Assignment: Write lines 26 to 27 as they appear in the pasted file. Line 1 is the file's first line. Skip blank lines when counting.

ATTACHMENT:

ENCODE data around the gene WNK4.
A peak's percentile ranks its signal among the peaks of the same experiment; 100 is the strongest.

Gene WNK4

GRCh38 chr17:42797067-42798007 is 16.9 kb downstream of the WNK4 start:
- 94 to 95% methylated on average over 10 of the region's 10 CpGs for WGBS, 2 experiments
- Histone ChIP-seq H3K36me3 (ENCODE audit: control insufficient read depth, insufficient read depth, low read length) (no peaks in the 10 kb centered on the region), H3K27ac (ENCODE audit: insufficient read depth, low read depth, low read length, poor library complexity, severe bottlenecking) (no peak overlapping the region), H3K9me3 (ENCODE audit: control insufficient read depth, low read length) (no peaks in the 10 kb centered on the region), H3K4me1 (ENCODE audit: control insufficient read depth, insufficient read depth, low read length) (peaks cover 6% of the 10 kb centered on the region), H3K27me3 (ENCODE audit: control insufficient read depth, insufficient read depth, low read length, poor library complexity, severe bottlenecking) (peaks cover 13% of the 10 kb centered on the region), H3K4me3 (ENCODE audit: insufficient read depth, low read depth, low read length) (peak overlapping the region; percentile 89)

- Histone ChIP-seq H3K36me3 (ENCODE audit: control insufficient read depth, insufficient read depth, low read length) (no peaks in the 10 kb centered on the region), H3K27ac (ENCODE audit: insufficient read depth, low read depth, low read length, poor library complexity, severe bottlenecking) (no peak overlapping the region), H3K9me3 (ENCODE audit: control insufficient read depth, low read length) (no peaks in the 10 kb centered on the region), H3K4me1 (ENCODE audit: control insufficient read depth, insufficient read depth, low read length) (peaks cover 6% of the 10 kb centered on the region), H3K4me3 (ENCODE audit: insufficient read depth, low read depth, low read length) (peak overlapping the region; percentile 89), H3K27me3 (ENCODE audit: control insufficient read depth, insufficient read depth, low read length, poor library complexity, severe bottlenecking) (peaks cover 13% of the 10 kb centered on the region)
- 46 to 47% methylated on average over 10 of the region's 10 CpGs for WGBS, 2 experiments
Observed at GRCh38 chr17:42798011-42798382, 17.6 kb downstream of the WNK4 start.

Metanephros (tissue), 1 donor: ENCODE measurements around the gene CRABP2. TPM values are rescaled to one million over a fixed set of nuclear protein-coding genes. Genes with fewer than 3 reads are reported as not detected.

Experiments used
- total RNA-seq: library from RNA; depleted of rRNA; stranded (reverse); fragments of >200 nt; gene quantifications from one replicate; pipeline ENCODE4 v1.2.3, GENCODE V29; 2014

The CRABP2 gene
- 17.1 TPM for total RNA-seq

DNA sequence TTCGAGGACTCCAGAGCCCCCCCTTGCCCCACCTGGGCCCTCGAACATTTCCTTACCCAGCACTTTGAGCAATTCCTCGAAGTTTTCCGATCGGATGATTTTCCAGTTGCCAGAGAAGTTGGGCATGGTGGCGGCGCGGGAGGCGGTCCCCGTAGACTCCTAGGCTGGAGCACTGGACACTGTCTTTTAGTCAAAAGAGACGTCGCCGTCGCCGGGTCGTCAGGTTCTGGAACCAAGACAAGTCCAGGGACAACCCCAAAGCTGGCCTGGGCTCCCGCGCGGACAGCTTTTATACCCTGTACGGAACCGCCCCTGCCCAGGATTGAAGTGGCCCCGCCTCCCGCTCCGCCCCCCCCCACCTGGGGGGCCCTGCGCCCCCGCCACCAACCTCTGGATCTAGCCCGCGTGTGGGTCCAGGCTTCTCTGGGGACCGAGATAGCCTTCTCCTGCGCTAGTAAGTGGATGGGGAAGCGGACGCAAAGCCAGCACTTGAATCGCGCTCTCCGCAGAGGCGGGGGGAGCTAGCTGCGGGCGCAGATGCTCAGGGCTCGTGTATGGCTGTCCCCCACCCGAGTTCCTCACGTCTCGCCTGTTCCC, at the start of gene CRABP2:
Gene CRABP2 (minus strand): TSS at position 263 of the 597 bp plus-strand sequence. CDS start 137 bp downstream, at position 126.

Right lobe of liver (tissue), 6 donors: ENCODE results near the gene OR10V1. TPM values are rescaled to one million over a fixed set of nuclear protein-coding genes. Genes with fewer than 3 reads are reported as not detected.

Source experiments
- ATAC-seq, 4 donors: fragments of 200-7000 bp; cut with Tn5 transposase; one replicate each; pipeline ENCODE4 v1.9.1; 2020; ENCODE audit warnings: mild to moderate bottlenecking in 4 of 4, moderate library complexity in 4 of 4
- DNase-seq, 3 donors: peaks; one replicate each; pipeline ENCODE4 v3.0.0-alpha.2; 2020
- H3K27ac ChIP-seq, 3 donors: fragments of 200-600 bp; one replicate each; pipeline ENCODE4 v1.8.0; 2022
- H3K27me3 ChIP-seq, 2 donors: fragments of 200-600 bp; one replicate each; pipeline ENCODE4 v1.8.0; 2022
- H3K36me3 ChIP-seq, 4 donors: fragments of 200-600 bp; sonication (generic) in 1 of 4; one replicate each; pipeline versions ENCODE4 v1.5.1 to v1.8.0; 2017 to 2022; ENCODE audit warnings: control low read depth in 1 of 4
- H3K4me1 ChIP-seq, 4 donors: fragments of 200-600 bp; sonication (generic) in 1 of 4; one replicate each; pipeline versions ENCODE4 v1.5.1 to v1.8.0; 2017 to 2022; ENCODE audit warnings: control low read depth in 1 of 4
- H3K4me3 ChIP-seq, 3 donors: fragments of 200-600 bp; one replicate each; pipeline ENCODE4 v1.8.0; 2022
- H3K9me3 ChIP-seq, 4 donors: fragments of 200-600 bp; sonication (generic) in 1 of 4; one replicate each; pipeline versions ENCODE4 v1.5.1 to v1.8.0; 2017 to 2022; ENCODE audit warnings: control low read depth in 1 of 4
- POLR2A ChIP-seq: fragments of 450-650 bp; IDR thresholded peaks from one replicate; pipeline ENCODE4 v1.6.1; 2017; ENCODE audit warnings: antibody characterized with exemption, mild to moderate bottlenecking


- H3K9me3 ChIP-seq, 4 donors: fragments of 200-600 bp; sonication (generic) in 1 of 4; one replicate each; pipeline versions ENCODE4 v1.5.1 to v1.8.0; 2017 to 2022; ENCODE audit warnings: control low read depth in 1 of 4
- POLR2A ChIP-seq: fragments of 450-650 bp; IDR thresholded peaks from one replicate; pipeline ENCODE4 v1.6.1; 2017; ENCODE audit warnings: antibody characterized with exemption, mild to moderate bottlenecking